During hemolysis, hemoglobin and heme released from red blood cells promote oxidative stress, inflammation and thrombosis. Plasma haptoglobin and hemopexin scavenge free hemoglobin and heme, respectively, but can be depleted in hemolytic states. Haptoglobin and hemopexin supplementation protect tissues, including the vasculature, liver and kidneys. It is widely assumed that these protective effects are due primarily to hemoglobin and heme clearance from the vasculature. However, this simple assumption does not account for the consequent cytoprotective adaptation seen in cells and organs. To further address the mechanism, we used a hyperhemolytic murine model (Townes-SS) of sickle cell disease to examine cellular responses to haptoglobin and hemopexin supplementation. A single infusion of haptoglobin or hemopexin (± equimolar hemoglobin) in SS-mice increased heme oxygenase-1 (HO-1) in the liver, kidney and skin several fold within 1 hour and decreased nuclear NF-ĸB phospho-p65, and vaso-occlusion for 48 hours after infusion. Plasma hemoglobin and heme levels were not significantly changed 1 hour after infusion of haptoglobin or hemopexin. Haptoglobin and hemopexin also inhibited hypoxia/reoxygenation and lipopolysaccharide-induced vaso-occlusion in SS-mice. Inhibition of HO-1 activity with tin protoporphyrin blocked the protections afforded by haptoglobin and hemopexin in SS-mice. The HO-1 reaction product carbon monoxide, fully restored the protection, in part by inhibiting Wei-bel-Palade body mobilization of P-selectin and von Willebrand factor to endothelial cell surfaces. Thus, the mechanism by which haptoglobin and hemopexin supplementation in hyperhemolytic SS-mice induces cytoprotective cellular responses is linked to increased HO-1 activity.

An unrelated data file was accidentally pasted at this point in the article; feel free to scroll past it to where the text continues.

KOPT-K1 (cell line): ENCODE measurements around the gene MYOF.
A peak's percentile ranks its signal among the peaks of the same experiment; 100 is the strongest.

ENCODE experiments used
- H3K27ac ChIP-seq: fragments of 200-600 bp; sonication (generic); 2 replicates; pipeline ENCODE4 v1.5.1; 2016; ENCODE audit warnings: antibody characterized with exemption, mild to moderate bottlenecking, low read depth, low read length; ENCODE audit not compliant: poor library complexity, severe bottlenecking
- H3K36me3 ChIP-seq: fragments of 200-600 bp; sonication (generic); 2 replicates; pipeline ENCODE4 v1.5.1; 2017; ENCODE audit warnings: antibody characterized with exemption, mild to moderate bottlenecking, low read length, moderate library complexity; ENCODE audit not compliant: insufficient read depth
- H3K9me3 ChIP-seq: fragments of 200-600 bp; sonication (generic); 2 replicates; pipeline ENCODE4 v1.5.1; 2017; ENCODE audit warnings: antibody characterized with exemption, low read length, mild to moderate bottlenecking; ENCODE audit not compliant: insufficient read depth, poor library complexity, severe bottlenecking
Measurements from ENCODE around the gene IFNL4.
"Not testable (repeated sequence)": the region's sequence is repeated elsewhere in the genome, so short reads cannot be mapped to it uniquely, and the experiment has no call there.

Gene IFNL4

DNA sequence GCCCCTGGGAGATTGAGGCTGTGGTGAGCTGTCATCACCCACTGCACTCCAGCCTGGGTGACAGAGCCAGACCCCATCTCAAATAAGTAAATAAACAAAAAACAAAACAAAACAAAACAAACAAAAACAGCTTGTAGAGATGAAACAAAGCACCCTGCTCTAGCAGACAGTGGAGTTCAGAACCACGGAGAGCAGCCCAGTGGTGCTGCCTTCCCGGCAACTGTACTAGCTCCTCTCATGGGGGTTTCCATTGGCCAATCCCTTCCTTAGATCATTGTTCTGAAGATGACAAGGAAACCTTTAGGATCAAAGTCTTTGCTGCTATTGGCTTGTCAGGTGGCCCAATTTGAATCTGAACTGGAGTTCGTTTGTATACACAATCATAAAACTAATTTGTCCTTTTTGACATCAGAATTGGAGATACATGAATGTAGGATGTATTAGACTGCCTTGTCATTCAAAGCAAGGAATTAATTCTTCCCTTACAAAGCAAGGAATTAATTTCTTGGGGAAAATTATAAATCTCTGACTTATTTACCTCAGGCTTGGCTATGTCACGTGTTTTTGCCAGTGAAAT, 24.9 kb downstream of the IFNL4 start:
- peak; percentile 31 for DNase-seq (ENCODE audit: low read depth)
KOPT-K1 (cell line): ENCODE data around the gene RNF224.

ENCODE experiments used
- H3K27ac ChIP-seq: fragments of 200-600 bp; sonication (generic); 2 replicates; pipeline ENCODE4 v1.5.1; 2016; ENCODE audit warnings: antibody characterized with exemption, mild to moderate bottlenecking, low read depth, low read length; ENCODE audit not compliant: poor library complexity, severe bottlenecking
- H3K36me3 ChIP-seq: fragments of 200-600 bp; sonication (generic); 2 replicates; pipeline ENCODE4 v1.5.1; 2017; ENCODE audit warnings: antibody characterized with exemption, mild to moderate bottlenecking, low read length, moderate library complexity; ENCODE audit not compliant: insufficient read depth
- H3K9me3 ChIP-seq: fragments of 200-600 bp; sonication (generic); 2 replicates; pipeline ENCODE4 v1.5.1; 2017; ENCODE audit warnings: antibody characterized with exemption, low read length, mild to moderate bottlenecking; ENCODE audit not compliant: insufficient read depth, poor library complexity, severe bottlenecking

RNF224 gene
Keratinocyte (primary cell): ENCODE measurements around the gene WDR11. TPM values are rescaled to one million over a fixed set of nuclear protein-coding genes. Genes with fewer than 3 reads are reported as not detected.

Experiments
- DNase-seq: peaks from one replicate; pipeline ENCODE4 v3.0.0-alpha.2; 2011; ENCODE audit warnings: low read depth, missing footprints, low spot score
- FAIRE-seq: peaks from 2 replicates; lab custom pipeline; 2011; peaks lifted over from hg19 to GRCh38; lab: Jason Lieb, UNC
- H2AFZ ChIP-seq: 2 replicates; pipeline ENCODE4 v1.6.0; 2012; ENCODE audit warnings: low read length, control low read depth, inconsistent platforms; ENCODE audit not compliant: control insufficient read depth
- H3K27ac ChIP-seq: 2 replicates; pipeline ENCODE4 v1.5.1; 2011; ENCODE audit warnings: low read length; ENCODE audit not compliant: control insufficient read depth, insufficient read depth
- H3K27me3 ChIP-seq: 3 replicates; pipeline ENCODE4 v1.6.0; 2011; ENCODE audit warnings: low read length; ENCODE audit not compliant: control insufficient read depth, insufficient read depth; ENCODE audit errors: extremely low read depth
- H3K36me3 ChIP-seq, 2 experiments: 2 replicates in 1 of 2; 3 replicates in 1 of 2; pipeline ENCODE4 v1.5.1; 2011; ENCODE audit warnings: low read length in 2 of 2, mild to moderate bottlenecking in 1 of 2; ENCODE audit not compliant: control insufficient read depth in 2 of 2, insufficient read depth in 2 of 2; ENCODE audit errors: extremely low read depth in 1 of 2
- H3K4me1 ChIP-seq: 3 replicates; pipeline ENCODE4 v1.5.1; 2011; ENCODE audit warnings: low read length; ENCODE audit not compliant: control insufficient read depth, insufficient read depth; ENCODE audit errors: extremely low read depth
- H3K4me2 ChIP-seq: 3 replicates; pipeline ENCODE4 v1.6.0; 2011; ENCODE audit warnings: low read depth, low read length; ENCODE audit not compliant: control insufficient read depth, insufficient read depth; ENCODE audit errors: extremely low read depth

ASJC Scopus subject areas
- Biochemistry, Genetics and Molecular Biology(all)
- Agricultural and Biological Sciences(all)